“Mr. President, what do you say?”
“Our President’s a commander,” Byjove says, “he says yes. Isn’t that right, sir?”
“Um…of course…um, of course. Let’s shoot these fireworks and enjoy the show.”
“All right, as you wish.”
The mayor calls the technicians on the hill and orders them to start the fireworks show.
“Well, let’s at least enjoy the finale of the celebration,” says Wright.
“They won’t erase what happened,” says Blanco, “but at least they’ll end the day well.”
While everyone is getting ready to watch the big show in the dark sky, the general goes a few steps away to talk on his mobile phone and then returns with the others.
Do you know,” Byjove points out, “that last year our American cousins, by order of President Trump, fired more than 60,000 barrels that lightened the waters of the East River on July 4th in New York City?
“Wow, my ass!” Byjove bursts out. “Do we want our cousins to overtake us? No, not for anything in the world!”
“Excuse me, General,” the mayor tries to reply, “but what do you mean? I assure you our fireworks are wonderful…”
“I don’t doubt it!” Byjove interrupts him. “But what if it’s not enough?”
“I don’t understand…”
“Don’t worry,” reassures the general, “I took care of it.”
“You”?! Thought about what…” says the confused mayor.
“A little reinforcement.” the soldier replies with a smug smile.
“Oh, God,” exclaims Bell, “here we go again. My anti-anxiety meds, where are my anti-anxiety meds?”
“They’re buried under the mud.” Byjove responds dryly. “Take a spade and go find them.”
At the top the first fireworks colour the sky, with designs that intertwine in a glittering play of lights.
“Uh, General,” Blanco intervenes concerned, “may I ask what you meant by ‘reinforcement’?”
“My God,” prays Bell, “protect us…”
“Relax, Blanco, relax and enjoy the show.”
“Uh…general, what’s with the little reinforcement?” questions Super Dan puzzled.
“You’ll see, you’ll see. “Forget about the 60,000 fireworks of President Donald Trump!”
“My God,” Bell keeps praying, “you protect us…”
“Bell,” the soldier says, “if you don’t stop whining, I’ll send you to see God.”
At that moment you hear a faint, distant hiss…
The sky continues to colour with splendid figures, the fireworks display is worthy of its fame, the designs that intertwine in the air are so beautiful that for a few moments they make everyone forget the misfortunes of the day… the hiss has become a figure, long, tapered…
The explosion in the sky sweeps away every color, the displacement of air makes all the spectators fall to the ground.
“What the hell was that?” cries Super Dan.
“Our answer to our American cousins!” cheers Byjove.
“What?” cries Blanco in shock. “But that was a missile!”
“A missile? Another one?” Bell sobbs and then faints.
“I told you there’s no limit to the worst,” comments Moore.
“General,” cries Wright, “what have you done, are you crazy?… Oh, my God, Bell… he’s fainted.”
“Bury him!” ends Byjove.
“A missile…” mumbles Wright in disbelief.
“No.” Byjove replies. “Not a missile.”
“Oh no?” asks Super Dan banned.
“No.” continues the general. “Not a missile. It was the first missile…”
After a moment a second deflagration also shakes the earth and the few remaining trees in the adjacent forest.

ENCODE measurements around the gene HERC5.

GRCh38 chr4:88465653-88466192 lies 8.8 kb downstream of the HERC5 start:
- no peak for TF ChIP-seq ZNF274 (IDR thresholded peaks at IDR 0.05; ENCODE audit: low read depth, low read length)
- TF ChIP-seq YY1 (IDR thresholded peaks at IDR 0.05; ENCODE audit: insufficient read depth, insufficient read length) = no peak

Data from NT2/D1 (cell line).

People run in every direction terrified, screams in the dark, rescuers confused and stunned.
Six are the missiles that General Byjove ordered to fire from the nearest missile base, with the specific technique of exploding in the sky right above them…
INTERIOR – UPPER FLOOR OF THE BIG HOUSE – PRESIDENT’S APARTMENT – THE FOLLOWING MORNING.
The next morning during breakfast, Blanco knocks on the presidential apartment and rushes in gasping, with newspapers in her hand.
She crosses the hall in great stride towards the first citizen to show him the headlines, but she doesn’t make it in time, because on television the news is talking about a terrorist attack on the neighboring state: a missile has deflagrated in an industrial area, causing huge damage. No casualties, fortunately, but a great deal of damage.
“Sput!” …Super Dan spits out the orange juice he was drinking and starts coughing until he goes crazy.
Blanco, standing next to him, passes out.
At that moment, Moore and Wright knock on the door and rush in.
Super Dan is choking to death, now purple in his face.
“Cough, cough… I’m hearing the news now, I don’t know who did it… cough, cough… but we’ll find out.” says Super Dan coughing.
“We must immediately show…cough…cough…our solidarity with our neighbors. Hurry up, start an investigation into the terrorists!”
They two look at him stupefied, then they notice Blanco and lean over her to help her.
“Mr. President,” he tries to talk Wright, “look, last night…”
“So what?” interrupts them Super Dan. “I want an investigation! The best agents and the Secret Service too! Whoever did this will pay for this cowardly attack!”
Blanco opens her eyes and is helped to get up.
Moore nods to the young and less experienced Wright to follow him, so they go out together.
“Moore,” says Blanco, still in shock, “you know that this morning Mexico and the American President Donald Trump asked us if we declared war on them…”
“Yeah.” Moore sighs disconsolate. “Now who’s going to put it in the guy’s head with the toupee?”
“Moore,” questions Wright, “what can we do now…?”
“Yes,” says Moore, “I should have asked for more…”
That’s the conclusion of the first participation of the government of President Daniel Kramp in the Independence Day celebrations.
See you next week. Ending theme!